The 5 Differences Between Nociceptive Pain And Neuropathic Pain

Two types of experiences based on displeasure but that can be distinguished from each other.

Differences between nociceptive pain and neuropathic pain

Among the advances and scientific knowledge brought by the 20th century is the detailed description of the physiological mechanisms that allow us to experience pain. From there, the latter has been defined taking into account different elements.

For example, according to its specific cause and course, pain has been divided into three main types: neuropathic, nociceptive, and psychogenic. In this article we will see what the main characteristics of these types are, as well as the differences between neuropathic pain and nociceptive pain.

Types of pain and their characteristics

According to the International Association for Pain Studies, “pain is an unpleasant sensory and emotional experience with actual or potential tissue damage or described in terms of such damage” (1994).

According to its functions and location, this sensory and emotional experience can be classified in the following ways: nociceptive pain, neuropathic pain or psychogenic pain.

1. Nociceptive pain

Also known as somatic pain, nociceptive pain is defined as a normal response of the body to an offensive stimulus, and its goal is to prevent further damage. It is an adaptive pain, which is called nociceptive precisely because its main function is to perceive, alert and protect the body from a harmful stimulus. An example would be to withdraw the hand when we begin to feel a hot object.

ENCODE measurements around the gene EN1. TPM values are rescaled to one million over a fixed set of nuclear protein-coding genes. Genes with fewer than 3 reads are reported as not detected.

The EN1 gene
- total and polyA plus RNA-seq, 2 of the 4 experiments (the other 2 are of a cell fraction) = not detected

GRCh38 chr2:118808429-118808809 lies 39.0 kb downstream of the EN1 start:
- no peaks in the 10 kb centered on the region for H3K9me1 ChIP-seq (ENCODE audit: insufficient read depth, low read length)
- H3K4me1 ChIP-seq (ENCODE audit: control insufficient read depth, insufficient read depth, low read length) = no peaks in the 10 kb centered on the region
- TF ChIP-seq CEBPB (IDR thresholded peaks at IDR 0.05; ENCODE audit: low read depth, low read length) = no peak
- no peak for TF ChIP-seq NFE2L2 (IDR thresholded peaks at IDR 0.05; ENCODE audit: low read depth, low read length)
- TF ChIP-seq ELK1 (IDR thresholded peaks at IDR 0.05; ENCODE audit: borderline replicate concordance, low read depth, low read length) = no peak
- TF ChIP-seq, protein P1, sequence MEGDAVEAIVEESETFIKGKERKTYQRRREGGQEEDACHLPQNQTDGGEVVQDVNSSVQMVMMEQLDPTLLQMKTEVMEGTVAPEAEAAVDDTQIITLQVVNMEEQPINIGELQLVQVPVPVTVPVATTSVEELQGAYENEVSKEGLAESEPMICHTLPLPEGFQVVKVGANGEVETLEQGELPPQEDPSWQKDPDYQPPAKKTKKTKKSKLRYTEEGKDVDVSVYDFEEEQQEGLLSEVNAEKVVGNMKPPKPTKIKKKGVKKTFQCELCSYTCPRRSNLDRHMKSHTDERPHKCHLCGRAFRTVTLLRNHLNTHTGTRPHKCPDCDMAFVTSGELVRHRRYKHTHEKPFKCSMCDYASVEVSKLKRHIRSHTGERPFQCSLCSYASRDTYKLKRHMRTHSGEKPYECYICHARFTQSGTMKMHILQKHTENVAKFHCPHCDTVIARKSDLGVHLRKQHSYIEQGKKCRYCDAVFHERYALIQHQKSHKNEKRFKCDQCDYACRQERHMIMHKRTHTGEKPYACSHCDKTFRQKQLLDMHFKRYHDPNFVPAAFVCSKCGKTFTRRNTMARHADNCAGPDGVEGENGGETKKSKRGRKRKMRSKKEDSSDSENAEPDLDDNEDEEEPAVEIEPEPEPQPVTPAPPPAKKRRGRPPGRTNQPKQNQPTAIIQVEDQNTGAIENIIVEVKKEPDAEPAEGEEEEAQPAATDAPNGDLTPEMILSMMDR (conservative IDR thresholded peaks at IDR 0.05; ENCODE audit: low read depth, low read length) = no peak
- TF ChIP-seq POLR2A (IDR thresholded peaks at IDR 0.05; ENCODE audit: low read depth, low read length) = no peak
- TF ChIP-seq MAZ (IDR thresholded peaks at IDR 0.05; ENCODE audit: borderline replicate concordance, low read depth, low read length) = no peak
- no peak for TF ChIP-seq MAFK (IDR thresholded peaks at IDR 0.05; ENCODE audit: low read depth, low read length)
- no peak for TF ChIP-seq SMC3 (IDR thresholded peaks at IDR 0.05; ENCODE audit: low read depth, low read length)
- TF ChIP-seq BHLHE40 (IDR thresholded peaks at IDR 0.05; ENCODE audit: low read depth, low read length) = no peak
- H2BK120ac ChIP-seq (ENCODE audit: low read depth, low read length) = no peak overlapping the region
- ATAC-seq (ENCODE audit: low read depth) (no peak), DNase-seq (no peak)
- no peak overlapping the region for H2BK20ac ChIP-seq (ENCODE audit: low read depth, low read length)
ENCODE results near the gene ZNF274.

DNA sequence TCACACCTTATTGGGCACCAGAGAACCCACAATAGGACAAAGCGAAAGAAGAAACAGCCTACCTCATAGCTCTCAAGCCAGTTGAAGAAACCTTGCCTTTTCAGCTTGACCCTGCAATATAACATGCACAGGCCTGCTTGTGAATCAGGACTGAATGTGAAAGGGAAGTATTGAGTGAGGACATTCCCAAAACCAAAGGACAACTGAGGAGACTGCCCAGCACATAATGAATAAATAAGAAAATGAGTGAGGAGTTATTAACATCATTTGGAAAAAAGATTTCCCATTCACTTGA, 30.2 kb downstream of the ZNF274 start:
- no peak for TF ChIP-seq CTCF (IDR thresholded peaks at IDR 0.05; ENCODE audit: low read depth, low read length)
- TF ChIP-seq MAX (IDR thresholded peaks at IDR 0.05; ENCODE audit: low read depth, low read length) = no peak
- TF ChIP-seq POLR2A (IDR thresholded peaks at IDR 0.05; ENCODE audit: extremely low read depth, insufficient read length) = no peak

This type of pain is understood as an alert mechanism, an alarm signal or as an adaptive reaction to real or apparent noxious stimuli. The latter, noxious stimuli, are transmitted through messages that are also known as “nociceptive messages.” They begin in the periphery and advance towards the dorsal horn of the spinal cord, and later, towards different structures that allow it to reach the thalamus and the cortex (considered the higher centers of pain).

In the same sense, nociceptive pain receptors can be found in the skin, muscles, joints or in the vices. For this reason, it is a well-localized pain that the person can write without much difficulty. A persistent experience of nociceptive pain can also cause a series of local sympathetic effects, muscle contractions and changes in posture.